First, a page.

Nick Swisher Is the Worst Player in Yankees Postseason History, and Here's Why

Phil WatsonCorrespondent IOctober 14, 2012

NEW YORK, NY - OCTOBER 10:  Nick Swisher #33 of the New York Yankees reacts after striking out  during Game Three of the American League Division Series against the Baltimore Orioles at Yankee Stadium on October 10, 2012 in the Bronx borough of New York City.  (Photo by Al Bello/Getty Images)
Al Bello/Getty Images

New York Yankees right fielder Nick Swisher went 1-for-5 in Game 1 of the American League Championship Series. His one hit Saturday night was a double and he had a walk and a strikeout.

Defensively, Swisher misplayed Delmon Young’s line drive into an RBI double in the 12th inning allowing the go-ahead run to score. In the sixth inning, Swisher allowed a flare by Young to fall about a step in front of him when a dive or slide could have allowed him to make the catch. 

In six postseason games this October, Swisher is hitting .130 (3-for-23) with a double, one RBI, three walks and six strikeouts.

Swisher joined the Yankees in 2009 and in four postseasons has been a non-factor at the plate. For his Yankees career, Swisher is 19-for-123 in 34 playoff games (a .154 batting average). He’s scored 12 runs, hit six doubles and four home runs and driven in six runs. He has 15 walks and 34 strikeouts.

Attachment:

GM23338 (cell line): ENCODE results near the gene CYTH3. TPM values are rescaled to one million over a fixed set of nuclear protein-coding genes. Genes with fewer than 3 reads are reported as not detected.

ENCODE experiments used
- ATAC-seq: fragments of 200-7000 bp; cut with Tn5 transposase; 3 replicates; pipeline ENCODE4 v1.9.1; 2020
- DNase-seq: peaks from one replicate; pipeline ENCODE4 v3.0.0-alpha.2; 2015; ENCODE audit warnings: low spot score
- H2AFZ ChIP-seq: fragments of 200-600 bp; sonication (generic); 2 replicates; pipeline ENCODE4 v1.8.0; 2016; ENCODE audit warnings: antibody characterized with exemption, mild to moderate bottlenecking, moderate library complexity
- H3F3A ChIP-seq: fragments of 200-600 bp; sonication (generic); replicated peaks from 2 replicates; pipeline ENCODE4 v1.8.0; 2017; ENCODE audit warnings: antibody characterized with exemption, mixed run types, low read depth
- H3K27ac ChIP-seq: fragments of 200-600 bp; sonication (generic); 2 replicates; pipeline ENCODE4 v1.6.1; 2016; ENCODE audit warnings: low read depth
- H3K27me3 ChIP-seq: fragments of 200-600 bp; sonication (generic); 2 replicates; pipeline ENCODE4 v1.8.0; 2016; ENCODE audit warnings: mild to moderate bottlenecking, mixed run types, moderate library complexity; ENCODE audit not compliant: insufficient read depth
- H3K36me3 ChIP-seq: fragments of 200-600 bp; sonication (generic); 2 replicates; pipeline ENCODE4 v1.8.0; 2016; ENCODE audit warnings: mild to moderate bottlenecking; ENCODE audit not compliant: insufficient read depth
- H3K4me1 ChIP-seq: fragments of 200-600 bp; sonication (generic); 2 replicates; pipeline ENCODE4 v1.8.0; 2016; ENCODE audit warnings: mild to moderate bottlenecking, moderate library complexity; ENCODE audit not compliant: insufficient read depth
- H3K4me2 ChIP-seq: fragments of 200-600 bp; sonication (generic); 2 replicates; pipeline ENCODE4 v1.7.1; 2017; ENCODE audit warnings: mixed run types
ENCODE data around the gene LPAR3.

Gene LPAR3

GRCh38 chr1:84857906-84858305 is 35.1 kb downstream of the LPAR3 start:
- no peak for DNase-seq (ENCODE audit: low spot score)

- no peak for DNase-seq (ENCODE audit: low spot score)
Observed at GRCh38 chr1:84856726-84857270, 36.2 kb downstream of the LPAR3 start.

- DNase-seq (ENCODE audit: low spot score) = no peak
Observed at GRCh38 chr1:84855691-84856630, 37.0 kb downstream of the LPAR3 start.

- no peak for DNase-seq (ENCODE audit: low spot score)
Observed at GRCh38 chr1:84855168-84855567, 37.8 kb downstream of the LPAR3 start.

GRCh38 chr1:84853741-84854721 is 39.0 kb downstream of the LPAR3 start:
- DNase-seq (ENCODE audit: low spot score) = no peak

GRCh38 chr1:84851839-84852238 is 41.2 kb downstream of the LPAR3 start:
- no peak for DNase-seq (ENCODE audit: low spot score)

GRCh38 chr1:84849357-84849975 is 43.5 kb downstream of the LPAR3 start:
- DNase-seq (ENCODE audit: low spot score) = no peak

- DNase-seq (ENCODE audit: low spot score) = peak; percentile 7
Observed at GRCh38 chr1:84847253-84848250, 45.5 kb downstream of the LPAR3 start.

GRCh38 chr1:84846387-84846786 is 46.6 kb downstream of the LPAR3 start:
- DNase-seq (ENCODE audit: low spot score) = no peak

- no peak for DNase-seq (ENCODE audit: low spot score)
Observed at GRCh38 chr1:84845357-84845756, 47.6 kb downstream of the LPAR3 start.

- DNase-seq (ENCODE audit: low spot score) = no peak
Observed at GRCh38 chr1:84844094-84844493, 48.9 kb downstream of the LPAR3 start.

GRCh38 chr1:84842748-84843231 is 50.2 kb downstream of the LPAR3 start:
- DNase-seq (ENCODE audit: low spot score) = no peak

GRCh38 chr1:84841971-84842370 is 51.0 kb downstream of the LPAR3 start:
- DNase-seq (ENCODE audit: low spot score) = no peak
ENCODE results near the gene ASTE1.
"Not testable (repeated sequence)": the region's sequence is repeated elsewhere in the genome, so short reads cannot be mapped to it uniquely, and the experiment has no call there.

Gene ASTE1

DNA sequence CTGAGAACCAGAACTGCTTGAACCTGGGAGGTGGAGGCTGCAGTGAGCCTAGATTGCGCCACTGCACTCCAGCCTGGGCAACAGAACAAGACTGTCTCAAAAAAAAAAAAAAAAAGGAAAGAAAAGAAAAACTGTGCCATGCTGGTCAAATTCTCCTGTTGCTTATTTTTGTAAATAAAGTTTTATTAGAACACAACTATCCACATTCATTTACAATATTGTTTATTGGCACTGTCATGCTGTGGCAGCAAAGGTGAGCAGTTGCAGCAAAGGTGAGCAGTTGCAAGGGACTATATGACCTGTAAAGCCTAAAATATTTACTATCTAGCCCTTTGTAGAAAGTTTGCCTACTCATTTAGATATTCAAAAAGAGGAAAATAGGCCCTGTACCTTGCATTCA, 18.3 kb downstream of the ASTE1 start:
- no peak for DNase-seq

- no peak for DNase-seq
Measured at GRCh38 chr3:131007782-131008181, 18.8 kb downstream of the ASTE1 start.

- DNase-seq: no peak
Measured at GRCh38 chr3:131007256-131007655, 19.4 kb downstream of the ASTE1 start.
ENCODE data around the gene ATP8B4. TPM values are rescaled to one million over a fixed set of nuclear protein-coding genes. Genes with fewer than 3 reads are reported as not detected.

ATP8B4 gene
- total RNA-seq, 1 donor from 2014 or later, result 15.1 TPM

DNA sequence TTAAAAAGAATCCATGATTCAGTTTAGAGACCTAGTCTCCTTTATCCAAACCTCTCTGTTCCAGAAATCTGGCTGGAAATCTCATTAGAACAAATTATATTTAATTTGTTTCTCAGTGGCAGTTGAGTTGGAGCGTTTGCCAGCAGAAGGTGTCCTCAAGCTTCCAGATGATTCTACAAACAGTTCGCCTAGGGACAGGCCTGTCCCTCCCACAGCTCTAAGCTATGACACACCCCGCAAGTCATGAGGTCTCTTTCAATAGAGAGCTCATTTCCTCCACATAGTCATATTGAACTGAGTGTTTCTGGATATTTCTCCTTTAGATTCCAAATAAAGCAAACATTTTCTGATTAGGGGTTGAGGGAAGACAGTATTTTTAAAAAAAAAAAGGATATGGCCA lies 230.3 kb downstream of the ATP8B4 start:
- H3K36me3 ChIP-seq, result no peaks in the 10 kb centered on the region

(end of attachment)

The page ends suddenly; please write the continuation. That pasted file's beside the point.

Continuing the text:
One series is a cold spell. Two or three is a slump. The ALCS is Swisher’s eighth series since coming to New York. We’re past cold spell and past slump—we’re all the way to trend.

Swisher is undoubtedly the worst player in the long postseason history of the Yankees.

Want proof? Below are the five lowest batting averages for players with more than 50 postseason at-bats for New York:


Nick Swisher

.154 34 123 12 19 6 0 4 6 15 34
Joe Collins
(1950-53, 1955-57)
.163 36 92 15 15 3 0 4 10 14 22
Aaron Boone
.170 17 53 4 9 1 0 2 4 1 15
Frankie Crosetti
(1932, 1936-39, 1942-43)
.174 29 115 16 20 5 1 1 11 14 20
Mariano Duncan
.180 14 50 1 9 2 0 0 3 0 11

Statistics from

The evidence is right there. Swisher is at the bottom of the Yankees' postseason barrel. The shame of it is that Swisher is a guy who plays very hard. In his four seasons with the Yankees, his triple-slash line is .268/.367/.483 and he has 105 homers and 349 RBI.

But Swisher is due to be a free agent this winter and the simple fact is that being a Yankee has never been defined by one’s regular-season success. The Yankees are judged by how they perform on the game’s biggest stage in October.

And under that microscope, Nick Swisher has come up short too many times.